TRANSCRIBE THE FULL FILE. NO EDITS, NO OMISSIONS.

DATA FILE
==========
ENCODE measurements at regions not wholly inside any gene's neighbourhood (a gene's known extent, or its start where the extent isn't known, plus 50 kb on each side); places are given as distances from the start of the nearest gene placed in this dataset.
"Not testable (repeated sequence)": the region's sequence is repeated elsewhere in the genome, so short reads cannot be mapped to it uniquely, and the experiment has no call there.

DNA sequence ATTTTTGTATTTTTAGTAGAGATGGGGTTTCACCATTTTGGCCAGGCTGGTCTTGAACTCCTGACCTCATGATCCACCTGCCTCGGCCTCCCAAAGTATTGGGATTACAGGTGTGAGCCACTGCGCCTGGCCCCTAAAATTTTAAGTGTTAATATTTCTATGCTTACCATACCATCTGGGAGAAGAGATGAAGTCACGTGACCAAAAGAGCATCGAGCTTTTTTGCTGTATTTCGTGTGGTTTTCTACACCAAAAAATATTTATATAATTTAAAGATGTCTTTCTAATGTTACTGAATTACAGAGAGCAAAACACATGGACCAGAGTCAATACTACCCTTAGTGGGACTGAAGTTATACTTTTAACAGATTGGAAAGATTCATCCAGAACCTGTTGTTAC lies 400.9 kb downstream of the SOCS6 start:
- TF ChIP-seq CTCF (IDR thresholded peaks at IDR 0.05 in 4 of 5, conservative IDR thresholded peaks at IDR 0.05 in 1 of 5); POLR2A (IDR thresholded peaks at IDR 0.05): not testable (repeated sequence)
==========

ENCODE measurements at regions not wholly inside any gene's neighbourhood (a gene's known extent, or its start where the extent isn't known, plus 50 kb on each side); places are given as distances from the start of the nearest gene placed in this dataset.
"Not testable (repeated sequence)": the region's sequence is repeated elsewhere in the genome, so short reads cannot be mapped to it uniquely, and the experiment has no call there.

DNA sequence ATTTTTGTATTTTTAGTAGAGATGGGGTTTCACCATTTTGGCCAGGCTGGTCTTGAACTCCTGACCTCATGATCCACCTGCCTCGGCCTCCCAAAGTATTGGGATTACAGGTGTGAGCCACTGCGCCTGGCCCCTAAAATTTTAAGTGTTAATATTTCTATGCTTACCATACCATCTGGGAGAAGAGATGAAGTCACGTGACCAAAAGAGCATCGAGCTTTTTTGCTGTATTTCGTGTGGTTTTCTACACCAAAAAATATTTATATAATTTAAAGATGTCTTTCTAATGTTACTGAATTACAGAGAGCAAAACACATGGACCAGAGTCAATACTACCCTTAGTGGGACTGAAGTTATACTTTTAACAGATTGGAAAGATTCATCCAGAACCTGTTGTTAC lies 400.9 kb downstream of the SOCS6 start:
- TF ChIP-seq CTCF (IDR thresholded peaks at IDR 0.05 in 4 of 5, conservative IDR thresholded peaks at IDR 0.05 in 1 of 5); POLR2A (IDR thresholded peaks at IDR 0.05): not testable (repeated sequence)